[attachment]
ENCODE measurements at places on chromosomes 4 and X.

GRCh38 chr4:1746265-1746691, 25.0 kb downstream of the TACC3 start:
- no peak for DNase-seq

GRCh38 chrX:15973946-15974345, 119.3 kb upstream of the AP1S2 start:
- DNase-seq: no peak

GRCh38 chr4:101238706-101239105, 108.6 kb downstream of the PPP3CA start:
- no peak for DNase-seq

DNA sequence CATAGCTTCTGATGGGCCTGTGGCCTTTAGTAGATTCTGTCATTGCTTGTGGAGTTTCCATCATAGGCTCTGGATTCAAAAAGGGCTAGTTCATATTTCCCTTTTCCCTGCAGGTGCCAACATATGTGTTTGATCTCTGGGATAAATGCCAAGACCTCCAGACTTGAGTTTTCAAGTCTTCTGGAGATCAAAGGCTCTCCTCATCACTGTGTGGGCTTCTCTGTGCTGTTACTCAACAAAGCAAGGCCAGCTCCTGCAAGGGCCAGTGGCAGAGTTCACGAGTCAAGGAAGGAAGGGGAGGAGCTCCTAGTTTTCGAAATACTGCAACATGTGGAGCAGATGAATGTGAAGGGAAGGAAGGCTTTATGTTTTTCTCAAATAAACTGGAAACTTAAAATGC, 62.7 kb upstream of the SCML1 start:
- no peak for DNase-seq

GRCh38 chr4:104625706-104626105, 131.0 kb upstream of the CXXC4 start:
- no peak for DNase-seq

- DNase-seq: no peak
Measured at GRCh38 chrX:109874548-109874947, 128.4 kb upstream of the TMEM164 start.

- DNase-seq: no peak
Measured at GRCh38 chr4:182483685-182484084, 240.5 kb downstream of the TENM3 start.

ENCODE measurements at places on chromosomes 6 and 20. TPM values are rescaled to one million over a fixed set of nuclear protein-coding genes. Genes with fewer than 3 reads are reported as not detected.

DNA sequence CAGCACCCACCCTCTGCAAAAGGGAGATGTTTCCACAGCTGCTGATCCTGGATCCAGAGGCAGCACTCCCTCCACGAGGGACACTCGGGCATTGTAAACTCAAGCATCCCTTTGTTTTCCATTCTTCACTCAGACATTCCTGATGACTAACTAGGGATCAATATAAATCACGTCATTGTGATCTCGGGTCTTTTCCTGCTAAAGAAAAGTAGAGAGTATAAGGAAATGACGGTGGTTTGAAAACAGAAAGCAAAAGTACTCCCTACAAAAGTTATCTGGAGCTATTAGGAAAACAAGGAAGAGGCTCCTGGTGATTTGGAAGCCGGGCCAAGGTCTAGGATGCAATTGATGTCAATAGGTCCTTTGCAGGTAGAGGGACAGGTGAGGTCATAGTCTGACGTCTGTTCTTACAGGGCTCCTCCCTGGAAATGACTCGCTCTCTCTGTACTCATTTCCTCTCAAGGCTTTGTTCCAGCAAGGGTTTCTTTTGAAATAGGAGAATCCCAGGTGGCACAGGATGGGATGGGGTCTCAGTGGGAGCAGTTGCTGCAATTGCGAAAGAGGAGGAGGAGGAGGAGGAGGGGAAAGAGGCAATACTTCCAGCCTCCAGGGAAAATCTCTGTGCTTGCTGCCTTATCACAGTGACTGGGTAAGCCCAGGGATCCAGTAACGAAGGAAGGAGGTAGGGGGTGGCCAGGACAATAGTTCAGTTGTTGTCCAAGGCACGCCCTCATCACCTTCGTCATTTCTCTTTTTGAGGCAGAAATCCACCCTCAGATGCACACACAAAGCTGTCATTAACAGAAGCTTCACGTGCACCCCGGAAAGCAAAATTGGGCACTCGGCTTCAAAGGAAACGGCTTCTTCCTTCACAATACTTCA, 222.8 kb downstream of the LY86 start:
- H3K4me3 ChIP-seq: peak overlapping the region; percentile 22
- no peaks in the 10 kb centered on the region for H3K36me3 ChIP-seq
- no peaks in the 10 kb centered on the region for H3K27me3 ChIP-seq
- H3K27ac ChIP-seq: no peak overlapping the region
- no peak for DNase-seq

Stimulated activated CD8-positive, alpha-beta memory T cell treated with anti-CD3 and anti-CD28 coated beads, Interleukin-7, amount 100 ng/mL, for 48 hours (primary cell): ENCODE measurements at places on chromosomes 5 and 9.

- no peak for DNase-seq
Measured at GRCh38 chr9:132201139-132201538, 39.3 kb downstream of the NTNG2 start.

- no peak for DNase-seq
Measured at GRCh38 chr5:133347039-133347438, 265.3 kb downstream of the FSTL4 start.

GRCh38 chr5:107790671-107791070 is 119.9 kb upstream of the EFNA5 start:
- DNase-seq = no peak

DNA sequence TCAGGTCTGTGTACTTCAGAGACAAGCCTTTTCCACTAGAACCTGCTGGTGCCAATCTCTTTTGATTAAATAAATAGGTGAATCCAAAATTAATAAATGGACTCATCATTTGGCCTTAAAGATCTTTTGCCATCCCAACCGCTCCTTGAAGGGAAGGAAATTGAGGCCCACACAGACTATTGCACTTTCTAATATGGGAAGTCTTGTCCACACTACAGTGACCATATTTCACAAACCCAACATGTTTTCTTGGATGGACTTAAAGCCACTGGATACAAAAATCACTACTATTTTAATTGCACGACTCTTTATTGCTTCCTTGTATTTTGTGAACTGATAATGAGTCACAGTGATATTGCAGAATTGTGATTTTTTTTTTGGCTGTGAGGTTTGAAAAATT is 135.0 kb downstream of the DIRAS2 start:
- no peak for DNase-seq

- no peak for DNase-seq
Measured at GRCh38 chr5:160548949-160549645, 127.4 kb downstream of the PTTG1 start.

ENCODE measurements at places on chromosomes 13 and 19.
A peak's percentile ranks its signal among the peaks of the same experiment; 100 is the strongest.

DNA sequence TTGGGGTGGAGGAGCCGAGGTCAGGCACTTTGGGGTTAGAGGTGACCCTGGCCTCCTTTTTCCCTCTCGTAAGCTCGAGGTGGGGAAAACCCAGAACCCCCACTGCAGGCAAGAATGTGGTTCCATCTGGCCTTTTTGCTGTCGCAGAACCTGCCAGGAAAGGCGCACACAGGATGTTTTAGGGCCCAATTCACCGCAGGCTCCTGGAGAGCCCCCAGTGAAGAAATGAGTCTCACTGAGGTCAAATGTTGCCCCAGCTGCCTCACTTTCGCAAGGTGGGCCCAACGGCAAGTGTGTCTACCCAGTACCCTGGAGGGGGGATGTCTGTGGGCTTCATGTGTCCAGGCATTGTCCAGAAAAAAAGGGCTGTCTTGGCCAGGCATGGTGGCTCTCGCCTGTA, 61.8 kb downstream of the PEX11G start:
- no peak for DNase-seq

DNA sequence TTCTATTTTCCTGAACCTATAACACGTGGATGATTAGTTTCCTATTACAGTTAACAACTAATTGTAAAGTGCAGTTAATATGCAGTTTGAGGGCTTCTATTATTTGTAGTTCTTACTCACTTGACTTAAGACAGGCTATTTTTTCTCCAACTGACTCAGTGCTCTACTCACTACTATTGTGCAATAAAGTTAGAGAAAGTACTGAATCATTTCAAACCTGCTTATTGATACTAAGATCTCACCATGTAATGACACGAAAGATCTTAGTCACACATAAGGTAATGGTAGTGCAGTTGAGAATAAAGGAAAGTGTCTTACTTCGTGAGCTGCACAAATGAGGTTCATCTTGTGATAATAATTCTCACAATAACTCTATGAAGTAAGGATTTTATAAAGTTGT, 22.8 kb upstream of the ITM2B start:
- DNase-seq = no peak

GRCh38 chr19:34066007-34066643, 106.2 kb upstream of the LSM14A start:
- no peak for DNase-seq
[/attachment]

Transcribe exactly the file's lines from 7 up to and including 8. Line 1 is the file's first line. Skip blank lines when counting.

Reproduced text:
- no peak for DNase-seq

DNA sequence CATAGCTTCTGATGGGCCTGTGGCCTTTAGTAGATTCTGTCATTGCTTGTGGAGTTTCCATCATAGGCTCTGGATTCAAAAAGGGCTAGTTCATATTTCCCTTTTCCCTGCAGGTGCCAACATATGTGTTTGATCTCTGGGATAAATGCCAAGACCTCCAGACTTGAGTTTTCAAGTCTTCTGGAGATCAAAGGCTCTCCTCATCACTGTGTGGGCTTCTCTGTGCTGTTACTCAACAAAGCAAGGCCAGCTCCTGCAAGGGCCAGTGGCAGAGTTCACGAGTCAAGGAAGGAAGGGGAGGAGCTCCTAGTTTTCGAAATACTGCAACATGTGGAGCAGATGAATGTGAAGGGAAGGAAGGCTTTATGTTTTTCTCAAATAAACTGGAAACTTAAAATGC, 62.7 kb upstream of the SCML1 start: